Straight-Up Good

Reason #1383509 why Xyrem is worth all the聽hassle:聽

Pre-Xyrem, I was taking 150mg of Nuvigil (armodofinil) and 40-60mg of Adderall a day, plus coffee, and I was still a zombie, sleeping all the time and low, low functioning. I might as well have been taking sugar pills for all the good those stimulants did — they certainly didn’t keep me awake!

I have been on Xyrem for a total of four months now, titrating up slooowly. About a month ago I got up to 3.5g twice a night, which is the lowest dose that works for me (I start feeling better during the day on this dose). I’ve stayed at 3.5g since then.

I now take 10mg of Adderall to wake up in the morning and that’s it. That’s it! I sleep for about 8 hours a night and take one 20-minute nap in the afternoon, if at all. I don’t even drink coffee anymore!

And here’s the kicker: I feel pretty decent聽throughout the day, and it’s my own energy, not fake-feeling stimulant energy. It feels so natural, it’s amazing. Soon I hope to go from “pretty decent” to straight-up “good”. 馃檪

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Happy Bird Day!

A week after arriving in Alcorc贸n, I turned twenty-two.

I still was settling in, so I didn’t have anybody to celebrate with, but it was still kind of cool to walk around town that day knowing that it was my birthday and that nobody had any idea.

Eventually, I decided that my birthday shouldn’t pass by completely unnoticed, so I went back to the pub with the nice waiters to grab a celebratory birthday coffee.

The Andalusian waitress, let’s聽call her Mari, was alternating between smoking a cigarette and working the patio. She greeted me with a friendly “Hola, guapa! Sit wherever you’d like!”聽Then, turning towards the bar, she yelled in her rapid, barely-comprehensible (to my ears) accent, “I need a caf茅 con leche for the girl! And don’t forget a glass of water!”聽

I smiled. The last time I was at the pub, I聽had gotten聽a glass of water with my coffee so that I could stealthily take my meds. I guess Mari had assumed that having a coffee and a water was just my thing, and even though I didn’t need the water this time, it was touching that she had remembered!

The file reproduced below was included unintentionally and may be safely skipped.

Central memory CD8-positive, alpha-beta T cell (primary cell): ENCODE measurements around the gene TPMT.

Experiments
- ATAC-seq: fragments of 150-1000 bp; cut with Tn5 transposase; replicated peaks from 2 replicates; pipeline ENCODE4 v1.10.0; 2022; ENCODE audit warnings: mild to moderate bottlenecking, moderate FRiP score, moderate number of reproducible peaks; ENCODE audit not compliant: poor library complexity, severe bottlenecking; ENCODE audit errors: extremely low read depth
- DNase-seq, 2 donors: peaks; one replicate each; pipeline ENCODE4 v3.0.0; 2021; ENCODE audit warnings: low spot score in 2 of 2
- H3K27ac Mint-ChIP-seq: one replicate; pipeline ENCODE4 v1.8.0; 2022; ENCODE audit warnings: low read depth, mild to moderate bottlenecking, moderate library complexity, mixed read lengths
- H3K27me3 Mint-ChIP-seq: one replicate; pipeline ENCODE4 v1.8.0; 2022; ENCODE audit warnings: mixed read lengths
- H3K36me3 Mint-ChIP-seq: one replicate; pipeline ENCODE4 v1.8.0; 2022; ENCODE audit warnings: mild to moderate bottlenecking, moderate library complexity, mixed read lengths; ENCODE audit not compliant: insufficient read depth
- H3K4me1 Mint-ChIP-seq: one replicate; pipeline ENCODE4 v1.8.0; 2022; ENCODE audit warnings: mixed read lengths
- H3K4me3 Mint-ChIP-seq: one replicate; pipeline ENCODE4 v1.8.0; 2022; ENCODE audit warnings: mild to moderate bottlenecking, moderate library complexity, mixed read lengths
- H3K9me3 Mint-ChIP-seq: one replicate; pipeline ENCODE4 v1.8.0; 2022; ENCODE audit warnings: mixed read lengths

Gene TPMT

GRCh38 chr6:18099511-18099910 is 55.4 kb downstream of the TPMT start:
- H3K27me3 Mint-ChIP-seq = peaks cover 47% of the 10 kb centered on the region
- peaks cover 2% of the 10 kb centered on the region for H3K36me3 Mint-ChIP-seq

I wanted to say,聽“You remember me!”, but I hesitated. I knew all the words, I knew the grammar, but putting it all together… It wasn’t difficult, but I doubted myself! What if I had gotten it totally wrong? What if it didn’t make sense? Or, worst of all, what if I said it right, but my accent was so thick that she couldn’t understand?

So, instead of trying a new sentence, I just smiled and said “Thank you.”

A few minutes later, Mari brought the coffee to my table and I screwed up my courage and gestured for her to come closer. “What’s up?” she said, leaning in.

“Um,” I said, suddenly nervous about speaking. “Today’s my birthday.”

“Ay!” she yelled, excited, and kissed both my cheeks. “Congratulations! How old are you?”

“Uh, take a guess,” I said, not sure if I had phrased that right.聽

“You want me to guess?” she said. “Alright, um, twenty-three? No, that’s too old, isn’t it?”

“Twenty-two,” I said, grinning

“So young!” she said. “Jovencita! And you’re here in Spain all by yourself? Totally alone?” I nodded and she swore, using a phrase that I will not repeat here. “Brave girl.”

She went back over to the bar and, leaning inside, said something to聽the waiter working the bar — the nice waiter who gave me all that food on my first day — and they both returned to my table.聽

“Helen!” the waiter (let’s call him Ruben) said, hitting the ‘H’ way too hard. “It’s your birthday? Congratulations! Do you want a shot?” He mimed taking a drink, in case I hadn’t understood.

“Uh,” I said. I hoped that they didn’t think I had told them about my birthday just to get something for free, but I didn’t know how to express that. “Um… Yeah, sure! Thank you!”

Ruben returned a few minutes later, balancing聽three shot glasses, filled with creamy liquor, on a silver tray. Mari joined him, and they clinked their little shot glasses against mine. “Felicidades!”聽Mari said.

“No, congratulations,” Ruben said in English, correcting her. His accent was so thick that it sounded like聽he had never needed to speak English before this very moment.

Happy bird day to joo,” Mari told me in English, one-upping Ruben, and we all drank.聽

After I finished my coffee, I said goodbye to Mari and Ruben, returned to my newly-rented聽piso,聽and spent the rest of the night relaxing, thinking that maybe I had made myself some Spanish waiter friends.

Me llamo… Helen?